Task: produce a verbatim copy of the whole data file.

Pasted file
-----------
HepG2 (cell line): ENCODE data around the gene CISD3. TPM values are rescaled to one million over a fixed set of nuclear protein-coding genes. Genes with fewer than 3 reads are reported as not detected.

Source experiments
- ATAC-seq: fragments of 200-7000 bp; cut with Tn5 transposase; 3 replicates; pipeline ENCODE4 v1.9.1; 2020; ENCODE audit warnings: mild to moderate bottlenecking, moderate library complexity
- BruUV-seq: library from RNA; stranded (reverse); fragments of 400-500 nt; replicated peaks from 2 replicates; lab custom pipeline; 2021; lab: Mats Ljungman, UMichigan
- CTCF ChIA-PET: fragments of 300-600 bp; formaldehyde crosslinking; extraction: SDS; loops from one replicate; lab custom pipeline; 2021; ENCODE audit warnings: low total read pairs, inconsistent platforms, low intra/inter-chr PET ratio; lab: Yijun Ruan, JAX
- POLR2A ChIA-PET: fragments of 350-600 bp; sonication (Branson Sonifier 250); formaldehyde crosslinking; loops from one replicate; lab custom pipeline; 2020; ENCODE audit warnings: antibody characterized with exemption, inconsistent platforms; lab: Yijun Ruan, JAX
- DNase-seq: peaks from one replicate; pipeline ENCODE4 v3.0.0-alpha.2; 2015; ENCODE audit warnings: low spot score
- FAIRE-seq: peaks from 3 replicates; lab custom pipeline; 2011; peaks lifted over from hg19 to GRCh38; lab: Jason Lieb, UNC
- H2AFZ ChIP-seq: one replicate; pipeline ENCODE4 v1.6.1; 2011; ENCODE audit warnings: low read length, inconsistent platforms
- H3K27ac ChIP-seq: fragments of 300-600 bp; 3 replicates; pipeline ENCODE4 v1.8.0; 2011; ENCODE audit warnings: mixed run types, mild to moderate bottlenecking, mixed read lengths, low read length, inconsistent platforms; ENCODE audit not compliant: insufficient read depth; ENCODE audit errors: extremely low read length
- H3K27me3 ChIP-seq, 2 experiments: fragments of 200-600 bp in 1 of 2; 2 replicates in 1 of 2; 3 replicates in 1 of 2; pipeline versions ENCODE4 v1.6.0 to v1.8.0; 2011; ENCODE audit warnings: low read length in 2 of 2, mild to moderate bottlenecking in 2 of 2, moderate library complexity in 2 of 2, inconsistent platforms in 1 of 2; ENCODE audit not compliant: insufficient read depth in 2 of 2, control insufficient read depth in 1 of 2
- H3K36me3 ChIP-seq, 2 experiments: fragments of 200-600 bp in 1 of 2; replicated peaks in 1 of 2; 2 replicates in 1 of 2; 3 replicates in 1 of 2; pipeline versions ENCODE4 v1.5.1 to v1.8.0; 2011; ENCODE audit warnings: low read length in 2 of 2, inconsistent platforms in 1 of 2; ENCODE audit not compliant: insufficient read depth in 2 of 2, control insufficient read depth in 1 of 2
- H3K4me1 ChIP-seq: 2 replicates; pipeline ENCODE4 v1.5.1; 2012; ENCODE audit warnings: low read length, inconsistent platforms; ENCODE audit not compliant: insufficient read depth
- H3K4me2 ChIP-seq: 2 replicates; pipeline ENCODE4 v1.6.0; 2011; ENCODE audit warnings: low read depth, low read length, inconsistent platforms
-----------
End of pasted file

HepG2 (cell line): ENCODE data around the gene CISD3. TPM values are rescaled to one million over a fixed set of nuclear protein-coding genes. Genes with fewer than 3 reads are reported as not detected.

Source experiments
- ATAC-seq: fragments of 200-7000 bp; cut with Tn5 transposase; 3 replicates; pipeline ENCODE4 v1.9.1; 2020; ENCODE audit warnings: mild to moderate bottlenecking, moderate library complexity
- BruUV-seq: library from RNA; stranded (reverse); fragments of 400-500 nt; replicated peaks from 2 replicates; lab custom pipeline; 2021; lab: Mats Ljungman, UMichigan
- CTCF ChIA-PET: fragments of 300-600 bp; formaldehyde crosslinking; extraction: SDS; loops from one replicate; lab custom pipeline; 2021; ENCODE audit warnings: low total read pairs, inconsistent platforms, low intra/inter-chr PET ratio; lab: Yijun Ruan, JAX
- POLR2A ChIA-PET: fragments of 350-600 bp; sonication (Branson Sonifier 250); formaldehyde crosslinking; loops from one replicate; lab custom pipeline; 2020; ENCODE audit warnings: antibody characterized with exemption, inconsistent platforms; lab: Yijun Ruan, JAX
- DNase-seq: peaks from one replicate; pipeline ENCODE4 v3.0.0-alpha.2; 2015; ENCODE audit warnings: low spot score
- FAIRE-seq: peaks from 3 replicates; lab custom pipeline; 2011; peaks lifted over from hg19 to GRCh38; lab: Jason Lieb, UNC
- H2AFZ ChIP-seq: one replicate; pipeline ENCODE4 v1.6.1; 2011; ENCODE audit warnings: low read length, inconsistent platforms
- H3K27ac ChIP-seq: fragments of 300-600 bp; 3 replicates; pipeline ENCODE4 v1.8.0; 2011; ENCODE audit warnings: mixed run types, mild to moderate bottlenecking, mixed read lengths, low read length, inconsistent platforms; ENCODE audit not compliant: insufficient read depth; ENCODE audit errors: extremely low read length
- H3K27me3 ChIP-seq, 2 experiments: fragments of 200-600 bp in 1 of 2; 2 replicates in 1 of 2; 3 replicates in 1 of 2; pipeline versions ENCODE4 v1.6.0 to v1.8.0; 2011; ENCODE audit warnings: low read length in 2 of 2, mild to moderate bottlenecking in 2 of 2, moderate library complexity in 2 of 2, inconsistent platforms in 1 of 2; ENCODE audit not compliant: insufficient read depth in 2 of 2, control insufficient read depth in 1 of 2
- H3K36me3 ChIP-seq, 2 experiments: fragments of 200-600 bp in 1 of 2; replicated peaks in 1 of 2; 2 replicates in 1 of 2; 3 replicates in 1 of 2; pipeline versions ENCODE4 v1.5.1 to v1.8.0; 2011; ENCODE audit warnings: low read length in 2 of 2, inconsistent platforms in 1 of 2; ENCODE audit not compliant: insufficient read depth in 2 of 2, control insufficient read depth in 1 of 2
- H3K4me1 ChIP-seq: 2 replicates; pipeline ENCODE4 v1.5.1; 2012; ENCODE audit warnings: low read length, inconsistent platforms; ENCODE audit not compliant: insufficient read depth
- H3K4me2 ChIP-seq: 2 replicates; pipeline ENCODE4 v1.6.0; 2011; ENCODE audit warnings: low read depth, low read length, inconsistent platforms